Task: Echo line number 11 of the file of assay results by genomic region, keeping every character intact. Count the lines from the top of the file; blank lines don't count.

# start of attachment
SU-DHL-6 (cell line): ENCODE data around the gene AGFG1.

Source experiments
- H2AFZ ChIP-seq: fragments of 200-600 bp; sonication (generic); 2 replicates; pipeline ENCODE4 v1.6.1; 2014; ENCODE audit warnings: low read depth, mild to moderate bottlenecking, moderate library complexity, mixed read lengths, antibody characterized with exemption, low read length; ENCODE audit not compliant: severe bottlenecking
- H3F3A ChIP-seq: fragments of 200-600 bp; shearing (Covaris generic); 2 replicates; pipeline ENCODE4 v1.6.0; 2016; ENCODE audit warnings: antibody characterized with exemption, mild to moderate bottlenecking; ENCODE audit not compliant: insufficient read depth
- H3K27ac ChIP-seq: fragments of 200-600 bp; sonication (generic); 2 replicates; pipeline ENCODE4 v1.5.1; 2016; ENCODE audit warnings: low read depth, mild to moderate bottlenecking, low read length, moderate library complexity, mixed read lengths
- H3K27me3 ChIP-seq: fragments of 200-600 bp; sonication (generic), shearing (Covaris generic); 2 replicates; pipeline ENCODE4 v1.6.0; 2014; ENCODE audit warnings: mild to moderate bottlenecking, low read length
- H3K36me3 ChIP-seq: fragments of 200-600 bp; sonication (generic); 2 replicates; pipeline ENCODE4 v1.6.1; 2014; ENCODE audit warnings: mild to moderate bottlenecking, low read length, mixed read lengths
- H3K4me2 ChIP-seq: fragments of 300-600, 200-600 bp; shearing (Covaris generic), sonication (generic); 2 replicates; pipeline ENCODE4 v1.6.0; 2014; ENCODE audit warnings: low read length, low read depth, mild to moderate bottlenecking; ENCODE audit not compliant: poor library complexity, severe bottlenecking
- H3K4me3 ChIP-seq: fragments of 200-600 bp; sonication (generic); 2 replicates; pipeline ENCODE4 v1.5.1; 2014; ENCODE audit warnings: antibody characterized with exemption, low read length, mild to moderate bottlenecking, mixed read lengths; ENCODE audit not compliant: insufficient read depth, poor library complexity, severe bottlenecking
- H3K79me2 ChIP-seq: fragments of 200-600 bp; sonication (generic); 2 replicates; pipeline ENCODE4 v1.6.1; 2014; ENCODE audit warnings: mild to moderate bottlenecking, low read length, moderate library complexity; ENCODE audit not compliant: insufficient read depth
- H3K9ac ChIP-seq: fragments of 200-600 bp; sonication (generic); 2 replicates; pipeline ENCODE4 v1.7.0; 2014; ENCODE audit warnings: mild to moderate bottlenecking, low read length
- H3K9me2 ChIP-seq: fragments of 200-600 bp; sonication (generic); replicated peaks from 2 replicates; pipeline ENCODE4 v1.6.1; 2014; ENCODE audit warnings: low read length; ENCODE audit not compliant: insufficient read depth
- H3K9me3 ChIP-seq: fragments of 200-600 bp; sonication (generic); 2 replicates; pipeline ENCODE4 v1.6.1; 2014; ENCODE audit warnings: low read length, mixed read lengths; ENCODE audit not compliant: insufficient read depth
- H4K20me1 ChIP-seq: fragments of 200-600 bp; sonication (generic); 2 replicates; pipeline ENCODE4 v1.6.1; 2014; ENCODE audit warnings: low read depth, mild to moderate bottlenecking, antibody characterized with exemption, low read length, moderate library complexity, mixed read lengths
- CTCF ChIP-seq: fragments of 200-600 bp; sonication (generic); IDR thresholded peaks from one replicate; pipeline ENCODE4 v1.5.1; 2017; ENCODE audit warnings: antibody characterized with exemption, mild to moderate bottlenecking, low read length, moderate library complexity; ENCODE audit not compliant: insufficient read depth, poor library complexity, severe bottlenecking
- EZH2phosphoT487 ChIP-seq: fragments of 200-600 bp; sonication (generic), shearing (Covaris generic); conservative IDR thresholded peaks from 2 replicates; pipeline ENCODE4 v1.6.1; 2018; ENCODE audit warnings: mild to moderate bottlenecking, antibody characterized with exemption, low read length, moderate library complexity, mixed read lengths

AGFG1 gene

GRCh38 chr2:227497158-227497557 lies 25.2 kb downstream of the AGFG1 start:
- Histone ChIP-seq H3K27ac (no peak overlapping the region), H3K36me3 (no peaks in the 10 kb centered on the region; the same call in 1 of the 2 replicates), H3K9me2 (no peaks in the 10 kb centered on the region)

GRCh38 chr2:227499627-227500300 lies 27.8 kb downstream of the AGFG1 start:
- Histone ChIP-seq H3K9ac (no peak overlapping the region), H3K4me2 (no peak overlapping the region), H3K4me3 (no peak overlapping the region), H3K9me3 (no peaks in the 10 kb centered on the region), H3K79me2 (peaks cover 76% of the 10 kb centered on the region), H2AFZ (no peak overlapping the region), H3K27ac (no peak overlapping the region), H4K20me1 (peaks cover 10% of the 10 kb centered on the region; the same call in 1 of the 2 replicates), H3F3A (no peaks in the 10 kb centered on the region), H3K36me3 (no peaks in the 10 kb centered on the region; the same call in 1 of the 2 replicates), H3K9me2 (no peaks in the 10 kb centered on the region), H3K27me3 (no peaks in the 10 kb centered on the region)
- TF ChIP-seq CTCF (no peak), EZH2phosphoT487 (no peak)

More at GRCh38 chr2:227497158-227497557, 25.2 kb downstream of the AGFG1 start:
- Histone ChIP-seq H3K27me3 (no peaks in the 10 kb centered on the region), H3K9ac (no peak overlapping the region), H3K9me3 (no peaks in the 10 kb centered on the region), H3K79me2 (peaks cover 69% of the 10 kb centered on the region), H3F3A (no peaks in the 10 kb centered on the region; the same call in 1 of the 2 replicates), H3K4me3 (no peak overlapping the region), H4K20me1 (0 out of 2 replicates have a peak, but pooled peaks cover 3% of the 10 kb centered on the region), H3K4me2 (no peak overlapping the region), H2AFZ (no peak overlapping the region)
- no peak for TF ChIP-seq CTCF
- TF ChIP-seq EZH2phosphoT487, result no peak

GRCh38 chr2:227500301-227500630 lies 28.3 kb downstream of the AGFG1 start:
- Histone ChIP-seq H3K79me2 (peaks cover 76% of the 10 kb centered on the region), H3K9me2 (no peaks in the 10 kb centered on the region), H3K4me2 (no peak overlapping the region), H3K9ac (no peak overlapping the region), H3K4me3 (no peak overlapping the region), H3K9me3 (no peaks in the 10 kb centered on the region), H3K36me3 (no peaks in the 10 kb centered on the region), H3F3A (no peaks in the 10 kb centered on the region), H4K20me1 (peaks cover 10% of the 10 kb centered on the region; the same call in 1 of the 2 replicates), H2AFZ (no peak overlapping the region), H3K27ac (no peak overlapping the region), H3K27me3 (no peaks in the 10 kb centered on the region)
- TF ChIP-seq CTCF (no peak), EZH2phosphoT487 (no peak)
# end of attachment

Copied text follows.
- H3K9ac ChIP-seq: fragments of 200-600 bp; sonication (generic); 2 replicates; pipeline ENCODE4 v1.7.0; 2014; ENCODE audit warnings: mild to moderate bottlenecking, low read length